The May LANDTHINK Pulse revealed 73.85% of respondents believe the land market is not strong enough to sustain an increase in interest rates. With the overall economy improving, especially the labor market, the Fed has signaled that it will likely increase interest rates as early as midsummer. When the Fed acts, everyone planning on applying for a loan, those with retirement accounts, and money in the stock market will be affected.
It was the general consensus of the LANDTHINK audience that the land market is not strong enough to handle a rate increase. Those answering “NO” to our informal, online survey, likely think with an increase in rates, the real estate land market could not continue making strides since the economic downturn. The land market has stabilized since then, but a rate hike could negatively affect the land market in the long term. Temporarily it might be a good thing, luring those sitting on the fence to move forward with that land purchase they’ve been contemplating. In the long-term, affordability would be affected if an increase in interest rates were not offset by a growth of household income. High interest rates equals low demand for loans.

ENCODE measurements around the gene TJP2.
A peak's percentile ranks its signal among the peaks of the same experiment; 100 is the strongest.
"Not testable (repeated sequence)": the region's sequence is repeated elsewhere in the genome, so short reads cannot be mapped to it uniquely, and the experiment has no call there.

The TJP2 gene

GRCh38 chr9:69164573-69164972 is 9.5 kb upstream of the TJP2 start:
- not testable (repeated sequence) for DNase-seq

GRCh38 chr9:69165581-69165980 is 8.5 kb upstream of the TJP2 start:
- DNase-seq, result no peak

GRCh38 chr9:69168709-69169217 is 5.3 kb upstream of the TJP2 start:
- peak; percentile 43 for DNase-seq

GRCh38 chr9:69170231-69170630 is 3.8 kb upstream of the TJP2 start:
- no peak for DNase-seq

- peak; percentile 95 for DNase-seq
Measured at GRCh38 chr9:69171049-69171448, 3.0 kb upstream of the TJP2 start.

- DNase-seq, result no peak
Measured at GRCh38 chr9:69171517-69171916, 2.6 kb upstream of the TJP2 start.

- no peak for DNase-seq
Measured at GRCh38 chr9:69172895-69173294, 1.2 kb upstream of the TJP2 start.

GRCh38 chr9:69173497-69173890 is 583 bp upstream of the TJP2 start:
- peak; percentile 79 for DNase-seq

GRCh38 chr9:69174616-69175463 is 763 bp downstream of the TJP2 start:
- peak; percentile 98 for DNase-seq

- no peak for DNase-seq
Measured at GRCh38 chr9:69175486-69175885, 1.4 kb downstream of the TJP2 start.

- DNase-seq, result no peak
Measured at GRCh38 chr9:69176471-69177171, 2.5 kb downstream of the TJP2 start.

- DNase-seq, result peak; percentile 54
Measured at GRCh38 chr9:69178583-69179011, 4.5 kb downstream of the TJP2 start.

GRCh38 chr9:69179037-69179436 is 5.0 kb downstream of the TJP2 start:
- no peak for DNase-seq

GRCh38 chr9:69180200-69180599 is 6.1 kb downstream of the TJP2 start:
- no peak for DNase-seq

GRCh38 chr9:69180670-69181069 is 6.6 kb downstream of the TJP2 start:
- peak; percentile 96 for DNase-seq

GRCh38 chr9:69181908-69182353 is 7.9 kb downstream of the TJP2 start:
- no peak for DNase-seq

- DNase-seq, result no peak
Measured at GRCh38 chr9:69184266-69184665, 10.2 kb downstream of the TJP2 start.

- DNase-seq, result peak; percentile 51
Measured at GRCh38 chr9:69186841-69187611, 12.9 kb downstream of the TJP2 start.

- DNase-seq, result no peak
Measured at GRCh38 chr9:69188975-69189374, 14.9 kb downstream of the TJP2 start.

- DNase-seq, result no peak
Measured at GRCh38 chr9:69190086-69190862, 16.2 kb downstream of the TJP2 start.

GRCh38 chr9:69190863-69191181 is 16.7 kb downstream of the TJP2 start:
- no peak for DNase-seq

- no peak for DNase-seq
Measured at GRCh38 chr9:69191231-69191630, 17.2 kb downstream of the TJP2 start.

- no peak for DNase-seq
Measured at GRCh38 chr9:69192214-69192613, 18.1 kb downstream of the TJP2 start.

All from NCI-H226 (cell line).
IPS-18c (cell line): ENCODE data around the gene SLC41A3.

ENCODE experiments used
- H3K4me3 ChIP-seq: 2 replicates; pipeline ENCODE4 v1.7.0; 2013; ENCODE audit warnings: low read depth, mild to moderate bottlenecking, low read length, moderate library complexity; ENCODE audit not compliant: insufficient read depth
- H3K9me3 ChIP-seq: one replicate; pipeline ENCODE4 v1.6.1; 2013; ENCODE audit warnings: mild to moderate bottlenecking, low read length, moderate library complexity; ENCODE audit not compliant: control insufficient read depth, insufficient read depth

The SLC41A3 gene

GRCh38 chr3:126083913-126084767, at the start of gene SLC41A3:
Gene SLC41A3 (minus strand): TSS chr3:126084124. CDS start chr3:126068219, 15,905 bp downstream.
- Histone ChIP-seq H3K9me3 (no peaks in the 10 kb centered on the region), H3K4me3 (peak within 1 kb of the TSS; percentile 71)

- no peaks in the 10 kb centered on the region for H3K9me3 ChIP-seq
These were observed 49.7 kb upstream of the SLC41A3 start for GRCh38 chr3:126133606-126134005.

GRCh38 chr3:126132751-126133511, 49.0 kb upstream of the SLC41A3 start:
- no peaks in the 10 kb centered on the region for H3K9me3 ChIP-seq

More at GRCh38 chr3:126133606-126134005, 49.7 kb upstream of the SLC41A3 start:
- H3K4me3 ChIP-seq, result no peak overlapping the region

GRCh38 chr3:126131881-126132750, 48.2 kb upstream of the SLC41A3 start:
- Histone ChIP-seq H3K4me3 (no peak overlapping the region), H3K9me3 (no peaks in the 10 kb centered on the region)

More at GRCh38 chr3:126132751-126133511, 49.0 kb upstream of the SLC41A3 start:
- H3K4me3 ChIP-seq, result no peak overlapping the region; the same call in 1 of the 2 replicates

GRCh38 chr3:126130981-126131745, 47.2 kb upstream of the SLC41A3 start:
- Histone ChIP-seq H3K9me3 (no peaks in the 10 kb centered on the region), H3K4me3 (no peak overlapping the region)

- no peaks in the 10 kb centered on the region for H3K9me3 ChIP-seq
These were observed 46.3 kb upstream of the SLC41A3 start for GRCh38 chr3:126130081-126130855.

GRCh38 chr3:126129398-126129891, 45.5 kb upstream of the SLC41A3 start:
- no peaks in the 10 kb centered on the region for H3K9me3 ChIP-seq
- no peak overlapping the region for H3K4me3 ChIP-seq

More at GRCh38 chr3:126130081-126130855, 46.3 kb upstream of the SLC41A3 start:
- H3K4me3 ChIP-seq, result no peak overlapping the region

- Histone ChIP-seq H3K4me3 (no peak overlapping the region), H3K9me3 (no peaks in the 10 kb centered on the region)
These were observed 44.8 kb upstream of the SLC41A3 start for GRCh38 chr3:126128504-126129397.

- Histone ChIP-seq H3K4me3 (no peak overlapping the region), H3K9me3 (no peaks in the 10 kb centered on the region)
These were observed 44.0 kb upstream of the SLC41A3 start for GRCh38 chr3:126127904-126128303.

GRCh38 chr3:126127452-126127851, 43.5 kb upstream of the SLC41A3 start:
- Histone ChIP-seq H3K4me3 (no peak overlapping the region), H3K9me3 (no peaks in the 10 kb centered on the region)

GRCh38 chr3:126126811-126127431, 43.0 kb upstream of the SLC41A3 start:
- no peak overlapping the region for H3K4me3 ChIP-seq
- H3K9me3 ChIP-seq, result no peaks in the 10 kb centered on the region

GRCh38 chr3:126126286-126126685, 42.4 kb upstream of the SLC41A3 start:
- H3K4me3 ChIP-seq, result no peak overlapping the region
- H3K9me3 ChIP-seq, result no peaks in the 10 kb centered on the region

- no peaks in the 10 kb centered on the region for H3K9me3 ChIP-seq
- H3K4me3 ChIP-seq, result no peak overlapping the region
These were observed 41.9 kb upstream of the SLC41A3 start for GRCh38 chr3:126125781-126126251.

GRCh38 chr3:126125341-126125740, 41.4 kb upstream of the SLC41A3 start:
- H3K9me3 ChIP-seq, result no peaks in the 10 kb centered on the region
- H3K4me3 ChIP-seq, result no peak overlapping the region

Those answering “YES” to the question, only 26.15%, do believe the land market is strong enough- at least in their part of the U.S. There are many determinants of the health of the land market, and markets vary in every section of the United States. This percentage of respondents most likely believe the land market will continue to rebound, provided lenders ease their loan standards for qualified buyers. Low interest rates are typically indicative of a weak economy, so an increase would mean a robust economy. Strong economic growth could make for a competitive, thriving land market.
The May Pulse posed the following question to our LANDTHINK audience: In your opinion, is the land market strong enough to sustain an increase in interest rates?
The LANDTHINK audience strongly expressed their opinion on the current state of the real estate land market. An overwhelming 73.85%, indicated a rate increase would crush a land market sill recovering from a long slump.
Here are the final results:
- 73.85% said NO
- 26.15% said YES
Thank you to everyone who participated and shared the Pulse with friends and connections in the land industry.
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If the government eliminates 1031 exchanges, what impact will it have on the land market? Click here to answer the June Pulse question.
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